The dev team is taking a good hard look at data types right now, and this is definitely getting a serious revisit. The tentative plan is to come up with a stricter set of types which are deeply and precisely supported.

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it's at least in part due to a preference for handling every temporal coordinate internally as a long (64-bits), which has a direct and widely-recognised correspondence with Date

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While I'm asking dumb questions, are there plans out there for managed installs? Like, heroku addons, that kind of stuff

Steven Deobald20:04:54

Not a dumb question at all. ๐Ÿ™‚ Almost clairvoyant. We spoke to a large number of folks recently about what they'd like from xt and "management" (for various values of "management") came up repeatedly. On one end, that might just be a simpler Docker install or an AWS Marketplace component. On the other end, there's full-blown DBaaS.


For us, we'd like something we can just slap in pulumi

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Steven Deobald20:04:38

@U3JH98J4R Out of curiosity, is a Heroku Addon specifically the thing you'd like to see us implement?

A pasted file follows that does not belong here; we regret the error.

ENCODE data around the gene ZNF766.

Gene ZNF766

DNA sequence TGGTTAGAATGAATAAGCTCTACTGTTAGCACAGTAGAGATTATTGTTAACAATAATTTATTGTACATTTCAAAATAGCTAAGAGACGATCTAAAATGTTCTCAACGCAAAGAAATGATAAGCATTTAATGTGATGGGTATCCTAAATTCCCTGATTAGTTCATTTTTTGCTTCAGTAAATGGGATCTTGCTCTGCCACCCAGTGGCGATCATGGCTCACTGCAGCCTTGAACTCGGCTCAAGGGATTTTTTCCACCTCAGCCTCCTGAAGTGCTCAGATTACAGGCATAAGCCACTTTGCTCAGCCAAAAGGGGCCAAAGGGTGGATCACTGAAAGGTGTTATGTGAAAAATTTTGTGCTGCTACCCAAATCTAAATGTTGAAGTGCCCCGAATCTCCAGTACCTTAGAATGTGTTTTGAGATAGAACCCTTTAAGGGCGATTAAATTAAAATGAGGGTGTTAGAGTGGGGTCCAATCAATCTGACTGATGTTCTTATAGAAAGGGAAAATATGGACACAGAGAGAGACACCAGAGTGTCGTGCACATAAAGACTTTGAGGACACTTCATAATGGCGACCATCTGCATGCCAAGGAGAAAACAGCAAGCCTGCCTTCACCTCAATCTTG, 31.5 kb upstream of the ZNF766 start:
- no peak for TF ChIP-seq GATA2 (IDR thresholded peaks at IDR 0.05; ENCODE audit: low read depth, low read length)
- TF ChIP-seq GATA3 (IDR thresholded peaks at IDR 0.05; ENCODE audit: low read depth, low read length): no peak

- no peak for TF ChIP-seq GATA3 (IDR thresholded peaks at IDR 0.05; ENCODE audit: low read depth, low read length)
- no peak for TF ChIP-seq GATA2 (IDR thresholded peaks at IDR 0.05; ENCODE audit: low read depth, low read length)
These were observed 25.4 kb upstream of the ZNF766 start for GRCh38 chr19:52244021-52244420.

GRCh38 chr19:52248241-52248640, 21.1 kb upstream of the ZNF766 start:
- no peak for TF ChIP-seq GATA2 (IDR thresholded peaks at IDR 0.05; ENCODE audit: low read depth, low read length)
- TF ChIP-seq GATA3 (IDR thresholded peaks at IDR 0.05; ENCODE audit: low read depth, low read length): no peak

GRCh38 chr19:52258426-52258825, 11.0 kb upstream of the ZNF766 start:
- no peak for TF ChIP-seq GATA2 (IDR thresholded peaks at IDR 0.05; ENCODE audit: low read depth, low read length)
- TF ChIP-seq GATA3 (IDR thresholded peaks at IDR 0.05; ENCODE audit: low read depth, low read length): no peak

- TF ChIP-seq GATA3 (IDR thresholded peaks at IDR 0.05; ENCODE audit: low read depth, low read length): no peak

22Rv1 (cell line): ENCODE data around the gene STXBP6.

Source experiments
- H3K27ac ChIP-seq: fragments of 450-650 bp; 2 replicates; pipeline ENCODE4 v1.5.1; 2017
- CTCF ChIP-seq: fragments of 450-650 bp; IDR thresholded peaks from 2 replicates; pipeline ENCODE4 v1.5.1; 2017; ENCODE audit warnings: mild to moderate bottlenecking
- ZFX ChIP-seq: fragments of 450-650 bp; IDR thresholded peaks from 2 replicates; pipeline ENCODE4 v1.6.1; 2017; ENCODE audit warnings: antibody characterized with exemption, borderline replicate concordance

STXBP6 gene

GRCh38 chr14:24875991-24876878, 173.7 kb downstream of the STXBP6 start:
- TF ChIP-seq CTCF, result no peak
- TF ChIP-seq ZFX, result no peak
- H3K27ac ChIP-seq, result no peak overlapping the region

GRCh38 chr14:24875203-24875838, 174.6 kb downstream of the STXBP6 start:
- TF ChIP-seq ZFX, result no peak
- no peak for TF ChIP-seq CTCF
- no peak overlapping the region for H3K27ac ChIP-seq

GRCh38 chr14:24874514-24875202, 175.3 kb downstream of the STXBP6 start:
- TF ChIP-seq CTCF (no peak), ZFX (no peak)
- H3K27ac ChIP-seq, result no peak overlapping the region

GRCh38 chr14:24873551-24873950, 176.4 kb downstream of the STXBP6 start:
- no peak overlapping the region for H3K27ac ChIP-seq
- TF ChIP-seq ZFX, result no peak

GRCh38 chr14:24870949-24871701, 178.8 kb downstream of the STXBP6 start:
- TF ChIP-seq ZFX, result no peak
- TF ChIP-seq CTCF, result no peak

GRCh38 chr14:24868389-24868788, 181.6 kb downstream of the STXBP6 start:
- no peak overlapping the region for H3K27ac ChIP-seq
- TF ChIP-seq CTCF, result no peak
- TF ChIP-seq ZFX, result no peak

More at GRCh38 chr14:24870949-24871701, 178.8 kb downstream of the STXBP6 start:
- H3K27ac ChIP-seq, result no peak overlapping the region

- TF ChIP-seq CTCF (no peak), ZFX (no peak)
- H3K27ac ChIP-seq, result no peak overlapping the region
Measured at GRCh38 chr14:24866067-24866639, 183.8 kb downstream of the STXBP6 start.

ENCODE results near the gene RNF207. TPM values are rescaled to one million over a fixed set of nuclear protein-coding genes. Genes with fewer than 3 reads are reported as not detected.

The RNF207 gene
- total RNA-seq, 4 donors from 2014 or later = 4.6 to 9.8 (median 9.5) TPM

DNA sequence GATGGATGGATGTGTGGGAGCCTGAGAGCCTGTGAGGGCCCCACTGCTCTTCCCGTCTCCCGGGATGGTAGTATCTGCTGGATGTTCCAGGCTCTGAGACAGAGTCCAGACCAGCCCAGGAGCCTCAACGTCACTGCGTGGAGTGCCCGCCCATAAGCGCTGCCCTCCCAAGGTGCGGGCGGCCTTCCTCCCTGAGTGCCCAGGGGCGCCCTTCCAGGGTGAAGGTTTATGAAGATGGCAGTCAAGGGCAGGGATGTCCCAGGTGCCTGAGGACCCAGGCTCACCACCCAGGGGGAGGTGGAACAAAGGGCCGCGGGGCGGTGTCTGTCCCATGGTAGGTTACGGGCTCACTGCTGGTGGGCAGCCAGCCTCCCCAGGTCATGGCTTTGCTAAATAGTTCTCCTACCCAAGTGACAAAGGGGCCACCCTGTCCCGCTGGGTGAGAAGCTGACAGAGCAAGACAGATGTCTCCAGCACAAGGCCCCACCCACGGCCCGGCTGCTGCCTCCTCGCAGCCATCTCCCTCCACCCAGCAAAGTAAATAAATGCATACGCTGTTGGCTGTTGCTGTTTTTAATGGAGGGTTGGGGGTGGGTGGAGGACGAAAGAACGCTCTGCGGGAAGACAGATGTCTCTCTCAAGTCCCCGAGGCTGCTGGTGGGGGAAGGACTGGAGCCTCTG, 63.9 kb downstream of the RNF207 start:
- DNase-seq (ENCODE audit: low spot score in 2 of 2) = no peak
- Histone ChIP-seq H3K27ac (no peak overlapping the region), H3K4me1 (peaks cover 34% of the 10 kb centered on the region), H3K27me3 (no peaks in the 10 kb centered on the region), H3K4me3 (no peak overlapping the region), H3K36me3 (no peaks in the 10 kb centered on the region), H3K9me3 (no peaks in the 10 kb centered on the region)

Depends what hat i'm wearing

Steven Deobald20:04:18

I'd like to hear what the answer is for each hat, if you have a sec to list them out.


for the company I work for, we are doing all our infra via pulumi on AWS and we have a strong preference for a managed service over anything we roll ourselves


for the people I teach, and would want to throw them the java library or the http api, I would want something single click on heroku and a straightforward local install similar or more convenient than postgres

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for my personal doodlings I would want heroku and/or a docker image just so i can use it without thinking much

Steven Deobald20:04:03

> managed service Just to completely disambiguate, this means a DBaaS that offers you an API but no direct access to the hardware, correct? (As opposed to something in AWS Marketplace, say, where you'd still manage the instance yourself.)


For option number one, yes


at least I think so


i'd have to ask our pulumi "person"

Steven Deobald20:04:42

@U3JH98J4R We'd love to know. There's a wide spectrum between producing prebuilt marketplace binaries and actually managing other peoples' data. We're not averse to either, but actually running a full-blown DBaaS means investing heavily in admin/ops work. Managing other peoples' data isn't something to take lightly. ๐Ÿ™‚


for our financial stuff I think keeping all the data in our VPC would be important

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so maybe the AWS marketplace solution would be better?

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Martynas M05:04:59

I think that as xtdb supports variety of backends for storage it should somehow be choosable with the back-end in mind. So for instance I imagine that on Heroku you could take a Postgres image and use XTDB with that Postgres as a storage engine. But some apps may run XTDB with in-memory only configuration. And then there's kafka and others. So I think that every one-click deployment can be very different about what it does.